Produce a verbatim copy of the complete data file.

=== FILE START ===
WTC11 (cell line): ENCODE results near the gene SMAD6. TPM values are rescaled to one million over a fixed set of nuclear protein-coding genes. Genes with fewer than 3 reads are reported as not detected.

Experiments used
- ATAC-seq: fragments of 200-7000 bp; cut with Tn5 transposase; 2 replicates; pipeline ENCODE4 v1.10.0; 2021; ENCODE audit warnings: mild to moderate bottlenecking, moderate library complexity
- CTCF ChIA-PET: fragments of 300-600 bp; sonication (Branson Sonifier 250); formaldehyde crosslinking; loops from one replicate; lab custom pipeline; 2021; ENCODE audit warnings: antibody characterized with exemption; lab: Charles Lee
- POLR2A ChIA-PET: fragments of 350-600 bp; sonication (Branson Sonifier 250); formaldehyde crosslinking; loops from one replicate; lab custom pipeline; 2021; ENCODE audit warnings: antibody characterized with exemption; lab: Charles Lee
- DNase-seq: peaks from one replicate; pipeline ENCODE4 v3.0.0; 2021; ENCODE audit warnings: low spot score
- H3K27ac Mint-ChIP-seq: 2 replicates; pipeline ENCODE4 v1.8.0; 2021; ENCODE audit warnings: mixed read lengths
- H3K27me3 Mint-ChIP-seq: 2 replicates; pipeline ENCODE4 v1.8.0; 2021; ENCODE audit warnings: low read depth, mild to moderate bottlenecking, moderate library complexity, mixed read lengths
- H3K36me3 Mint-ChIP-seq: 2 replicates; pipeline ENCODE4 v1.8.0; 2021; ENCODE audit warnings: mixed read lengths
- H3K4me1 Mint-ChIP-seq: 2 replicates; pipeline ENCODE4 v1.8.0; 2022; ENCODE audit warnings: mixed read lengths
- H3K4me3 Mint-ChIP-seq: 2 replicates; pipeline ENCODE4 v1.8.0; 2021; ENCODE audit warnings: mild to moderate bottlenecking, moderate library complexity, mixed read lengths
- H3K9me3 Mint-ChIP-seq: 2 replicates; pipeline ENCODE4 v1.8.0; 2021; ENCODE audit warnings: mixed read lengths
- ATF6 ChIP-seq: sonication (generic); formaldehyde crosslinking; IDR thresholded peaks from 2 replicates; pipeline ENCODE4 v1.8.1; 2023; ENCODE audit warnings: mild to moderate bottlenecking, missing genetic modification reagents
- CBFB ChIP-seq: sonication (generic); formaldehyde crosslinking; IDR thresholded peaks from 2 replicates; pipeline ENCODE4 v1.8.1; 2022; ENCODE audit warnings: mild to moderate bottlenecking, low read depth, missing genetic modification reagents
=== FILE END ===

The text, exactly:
WTC11 (cell line): ENCODE results near the gene SMAD6. TPM values are rescaled to one million over a fixed set of nuclear protein-coding genes. Genes with fewer than 3 reads are reported as not detected.

Experiments used
- ATAC-seq: fragments of 200-7000 bp; cut with Tn5 transposase; 2 replicates; pipeline ENCODE4 v1.10.0; 2021; ENCODE audit warnings: mild to moderate bottlenecking, moderate library complexity
- CTCF ChIA-PET: fragments of 300-600 bp; sonication (Branson Sonifier 250); formaldehyde crosslinking; loops from one replicate; lab custom pipeline; 2021; ENCODE audit warnings: antibody characterized with exemption; lab: Charles Lee
- POLR2A ChIA-PET: fragments of 350-600 bp; sonication (Branson Sonifier 250); formaldehyde crosslinking; loops from one replicate; lab custom pipeline; 2021; ENCODE audit warnings: antibody characterized with exemption; lab: Charles Lee
- DNase-seq: peaks from one replicate; pipeline ENCODE4 v3.0.0; 2021; ENCODE audit warnings: low spot score
- H3K27ac Mint-ChIP-seq: 2 replicates; pipeline ENCODE4 v1.8.0; 2021; ENCODE audit warnings: mixed read lengths
- H3K27me3 Mint-ChIP-seq: 2 replicates; pipeline ENCODE4 v1.8.0; 2021; ENCODE audit warnings: low read depth, mild to moderate bottlenecking, moderate library complexity, mixed read lengths
- H3K36me3 Mint-ChIP-seq: 2 replicates; pipeline ENCODE4 v1.8.0; 2021; ENCODE audit warnings: mixed read lengths
- H3K4me1 Mint-ChIP-seq: 2 replicates; pipeline ENCODE4 v1.8.0; 2022; ENCODE audit warnings: mixed read lengths
- H3K4me3 Mint-ChIP-seq: 2 replicates; pipeline ENCODE4 v1.8.0; 2021; ENCODE audit warnings: mild to moderate bottlenecking, moderate library complexity, mixed read lengths
- H3K9me3 Mint-ChIP-seq: 2 replicates; pipeline ENCODE4 v1.8.0; 2021; ENCODE audit warnings: mixed read lengths
- ATF6 ChIP-seq: sonication (generic); formaldehyde crosslinking; IDR thresholded peaks from 2 replicates; pipeline ENCODE4 v1.8.1; 2023; ENCODE audit warnings: mild to moderate bottlenecking, missing genetic modification reagents
- CBFB ChIP-seq: sonication (generic); formaldehyde crosslinking; IDR thresholded peaks from 2 replicates; pipeline ENCODE4 v1.8.1; 2022; ENCODE audit warnings: mild to moderate bottlenecking, low read depth, missing genetic modification reagents